Related chapters from BP7e: Chapter 16: Psychopathology: Biological Basis of Behavior Disorders
Related chapters from MM:Chapter 12: Psychopathology: Biological Basis of Behavioral Disorders
Link ID: 16388 - Posted: 02.16.2012

By Rebecca Cheung The protein-based pathogens known as prions may pass between different species more easily than has been thought, a team of French researchers reports in the Jan. 27 Science. By infecting engineered mice with prions from cows and goats, scientists also have shown that the invaders readily target tissues other than the brain. “We may underestimate the threat posed by some of these diseases by focusing only on the brain,” says Pierluigi Gambetti, a prion researcher at Case Western Reserve University in Cleveland. “It adds a new element to the equation.” The research also raises the possibility that new prion strains recently identified in cattle and small rodents might be able to jump to other species, including humans. “We should, in the future, be more exhaustive when looking at the possibility of prions being passed from one species to another,” says Hubert Laude, a professor at the French National Institute for Agricultural Research in Jouy-en-Josas and a coauthor of the study. Prions closely resemble normal proteins made by a host. When prions invade a host, they propagate by forcing these normal host proteins, actually called prion proteins, to assemble improperly. When these malformed proteins accumulate in the brain, they cause mind-wasting conditions such as Creutzfeldt-Jakob disease in people and scrapie in sheep. © Society for Science & the Public 2000 - 2012

Related chapters from BP7e: Chapter 16: Psychopathology: Biological Basis of Behavior Disorders
Related chapters from MM:Chapter 12: Psychopathology: Biological Basis of Behavioral Disorders
Link ID: 16304 - Posted: 01.28.2012

By Tina Hesman Saey Infectious proteins that cause brain-wasting conditions like mad cow disease appear to build up in the brain long before initiating the cascade of deterioration that leads to dementia and death, a new study of mice finds. The findings suggest that other factors besides the misshapen infectious proteins characteristic of prion diseases may control the lethality of the disease. If scientists can determine what those factors are, future treatments may be able to prevent the infectious protein diseases — which include mad cow disease, scrapie in sheep and Creutzfeldt-Jakob disease in people — from progressing to a fatal stage. “We don’t know what’s going on here, but we do know there’s something interesting,” says John Collinge, director of the United Kingdom Medical Research Council Prion Unit in London, who headed the new study. Findings reported by Collinge and his colleagues in the Feb. 24 Nature contradict the idea that infectious versions of a normal brain protein called PrP accumulate slowly, gradually twisting all of the healthy copies of the protein into a disease-causing form. Researchers have thought that the disease-causing prions slowly build up to toxic levels that spell the death of brain cells. But the new study shows that the process is anything but gradual, and that infection and toxicity are independent stages of the disease. Prions quickly build up in the brains of mice over the course of a month or two, Collinge and his colleagues found, peaking at about 100 million infectious particles per brain. © Society for Science & the Public 2000 - 2011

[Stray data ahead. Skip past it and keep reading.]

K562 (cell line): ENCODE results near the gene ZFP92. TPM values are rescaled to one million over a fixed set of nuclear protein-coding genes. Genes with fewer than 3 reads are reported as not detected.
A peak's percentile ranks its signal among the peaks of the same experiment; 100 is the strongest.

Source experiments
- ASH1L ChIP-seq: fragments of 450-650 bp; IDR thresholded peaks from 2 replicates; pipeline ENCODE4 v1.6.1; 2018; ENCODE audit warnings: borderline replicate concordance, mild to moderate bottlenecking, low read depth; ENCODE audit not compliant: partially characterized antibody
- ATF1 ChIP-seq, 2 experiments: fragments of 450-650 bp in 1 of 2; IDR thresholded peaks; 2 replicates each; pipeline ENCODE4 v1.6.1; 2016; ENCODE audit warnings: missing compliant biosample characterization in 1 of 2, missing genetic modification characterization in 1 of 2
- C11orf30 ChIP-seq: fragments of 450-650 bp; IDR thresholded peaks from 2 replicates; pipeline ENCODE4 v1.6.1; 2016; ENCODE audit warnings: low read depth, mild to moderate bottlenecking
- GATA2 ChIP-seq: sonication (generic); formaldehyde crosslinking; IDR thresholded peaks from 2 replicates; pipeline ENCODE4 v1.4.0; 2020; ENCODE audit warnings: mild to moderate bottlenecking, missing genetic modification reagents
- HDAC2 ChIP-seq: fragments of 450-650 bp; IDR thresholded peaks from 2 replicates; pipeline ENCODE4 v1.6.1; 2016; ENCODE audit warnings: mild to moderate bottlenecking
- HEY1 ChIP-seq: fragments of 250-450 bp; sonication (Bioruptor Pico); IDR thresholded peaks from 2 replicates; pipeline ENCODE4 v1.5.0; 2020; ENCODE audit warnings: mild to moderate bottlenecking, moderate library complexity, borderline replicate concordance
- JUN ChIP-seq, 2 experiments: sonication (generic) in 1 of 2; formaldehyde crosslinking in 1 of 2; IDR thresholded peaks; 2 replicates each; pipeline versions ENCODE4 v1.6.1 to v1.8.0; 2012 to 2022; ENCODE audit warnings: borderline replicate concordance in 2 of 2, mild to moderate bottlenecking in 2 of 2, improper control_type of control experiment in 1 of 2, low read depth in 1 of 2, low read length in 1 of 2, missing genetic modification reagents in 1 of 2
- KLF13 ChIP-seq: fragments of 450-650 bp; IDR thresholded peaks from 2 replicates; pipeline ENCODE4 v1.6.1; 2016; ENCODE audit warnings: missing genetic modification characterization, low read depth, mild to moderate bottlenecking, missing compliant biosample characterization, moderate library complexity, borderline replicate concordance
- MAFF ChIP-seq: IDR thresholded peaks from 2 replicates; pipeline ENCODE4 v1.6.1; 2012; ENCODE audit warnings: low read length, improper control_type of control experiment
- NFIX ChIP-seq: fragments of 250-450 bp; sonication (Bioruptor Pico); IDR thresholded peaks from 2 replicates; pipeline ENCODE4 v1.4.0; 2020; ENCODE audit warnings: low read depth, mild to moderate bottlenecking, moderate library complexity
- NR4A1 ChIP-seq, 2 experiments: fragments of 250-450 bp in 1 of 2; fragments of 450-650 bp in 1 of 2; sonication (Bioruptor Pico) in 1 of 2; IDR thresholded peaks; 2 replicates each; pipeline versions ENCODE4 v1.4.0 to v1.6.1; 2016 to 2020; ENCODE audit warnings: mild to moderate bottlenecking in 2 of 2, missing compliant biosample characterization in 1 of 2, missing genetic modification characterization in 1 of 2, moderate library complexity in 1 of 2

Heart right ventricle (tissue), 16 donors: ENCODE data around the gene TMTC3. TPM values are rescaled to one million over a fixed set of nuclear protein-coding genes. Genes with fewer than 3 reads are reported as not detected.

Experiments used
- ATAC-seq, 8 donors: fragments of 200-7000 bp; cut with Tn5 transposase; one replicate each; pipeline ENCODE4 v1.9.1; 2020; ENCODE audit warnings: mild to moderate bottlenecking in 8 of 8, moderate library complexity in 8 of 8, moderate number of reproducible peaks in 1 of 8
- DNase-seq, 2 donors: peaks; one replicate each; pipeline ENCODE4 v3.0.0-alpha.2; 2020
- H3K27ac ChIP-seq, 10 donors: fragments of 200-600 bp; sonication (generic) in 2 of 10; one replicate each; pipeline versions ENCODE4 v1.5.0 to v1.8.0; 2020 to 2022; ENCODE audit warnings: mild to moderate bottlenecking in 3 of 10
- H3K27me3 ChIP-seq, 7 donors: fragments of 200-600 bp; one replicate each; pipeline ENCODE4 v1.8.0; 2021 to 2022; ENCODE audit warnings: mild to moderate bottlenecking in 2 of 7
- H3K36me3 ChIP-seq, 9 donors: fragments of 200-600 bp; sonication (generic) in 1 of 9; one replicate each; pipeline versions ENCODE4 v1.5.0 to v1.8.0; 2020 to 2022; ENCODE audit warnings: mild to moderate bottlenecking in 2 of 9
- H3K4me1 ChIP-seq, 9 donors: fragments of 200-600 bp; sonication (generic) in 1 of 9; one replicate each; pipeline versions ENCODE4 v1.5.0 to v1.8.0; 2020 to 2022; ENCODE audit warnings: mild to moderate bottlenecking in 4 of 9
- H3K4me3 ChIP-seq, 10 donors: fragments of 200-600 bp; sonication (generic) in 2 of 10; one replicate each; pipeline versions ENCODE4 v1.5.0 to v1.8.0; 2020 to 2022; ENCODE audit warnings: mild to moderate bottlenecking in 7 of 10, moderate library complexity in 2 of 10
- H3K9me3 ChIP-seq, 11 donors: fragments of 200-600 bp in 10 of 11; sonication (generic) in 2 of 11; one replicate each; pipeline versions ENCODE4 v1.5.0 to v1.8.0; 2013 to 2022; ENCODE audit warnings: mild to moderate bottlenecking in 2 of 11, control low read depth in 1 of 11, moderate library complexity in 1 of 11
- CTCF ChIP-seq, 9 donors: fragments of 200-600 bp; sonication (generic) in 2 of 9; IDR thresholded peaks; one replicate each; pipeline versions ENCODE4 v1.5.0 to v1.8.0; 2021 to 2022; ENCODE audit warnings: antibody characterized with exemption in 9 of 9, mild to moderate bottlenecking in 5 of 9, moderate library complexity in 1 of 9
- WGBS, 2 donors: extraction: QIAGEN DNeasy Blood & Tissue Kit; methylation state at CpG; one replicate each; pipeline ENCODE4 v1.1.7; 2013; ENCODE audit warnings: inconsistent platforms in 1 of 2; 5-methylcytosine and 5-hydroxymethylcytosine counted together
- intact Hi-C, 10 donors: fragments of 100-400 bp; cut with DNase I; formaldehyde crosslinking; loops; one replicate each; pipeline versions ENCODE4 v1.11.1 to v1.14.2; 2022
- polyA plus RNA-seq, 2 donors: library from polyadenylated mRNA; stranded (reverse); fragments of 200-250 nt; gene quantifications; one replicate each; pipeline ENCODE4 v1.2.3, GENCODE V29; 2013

Related chapters from BP7e: Chapter 16: Psychopathology: Biological Basis of Behavior Disorders
Related chapters from MM:Chapter 12: Psychopathology: Biological Basis of Behavioral Disorders
Link ID: 15052 - Posted: 02.26.2011

Tiffany O'Callaghan Invasive biopsy is currently the only sure way to diagnose the degenerative neurological condition Creutzfeldt–Jakob Disease (CJD). But a highly sensitive assay could change that, providing a fast, accurate alternative for early diagnosis of this rare but deadly condition. In its most common form, known as sporadic CJD, the disease affects roughly one in a million people. Beginning in the 1990s, several cases of a variation of CJD known as vCJD were reported among people who had consumed beef from cows infected with another disease, bovine spongiform encephalopathy (BSE). The findings, published online in Nature Medicine1, also suggest that the assay — developed by microbiologist Ryuichiro Atarashi of Nagasaki University, Japan, and his team — could pave the way for the screening of broad sectors of the population. CJD is a prion disease, in which an isomer of a common protein known as the prion protein (PrP) takes on an abnormal shape and becomes an infectious variant called PrPSc. This variant is thought to trigger the subsequent malformation of other PrP proteins. Unlike their normal counterparts, PrPSc prions cannot be broken down, and instead accumulate — often clustering in brain tissue. The pockets of abnormal tissue that result cause brain tissue to develop a sponge-like appearance, and because prion conditions can be spread by affected humans or animals, the diseases are often referred to as transmissible spongiform encephalopathies (TSEs). Humans can be affected by several such conditions, while in addition to BSE in cows, there are several other such disorders among animals, including a condition called scrapie in sheep and hamsters. © 2011 Nature Publishing Group,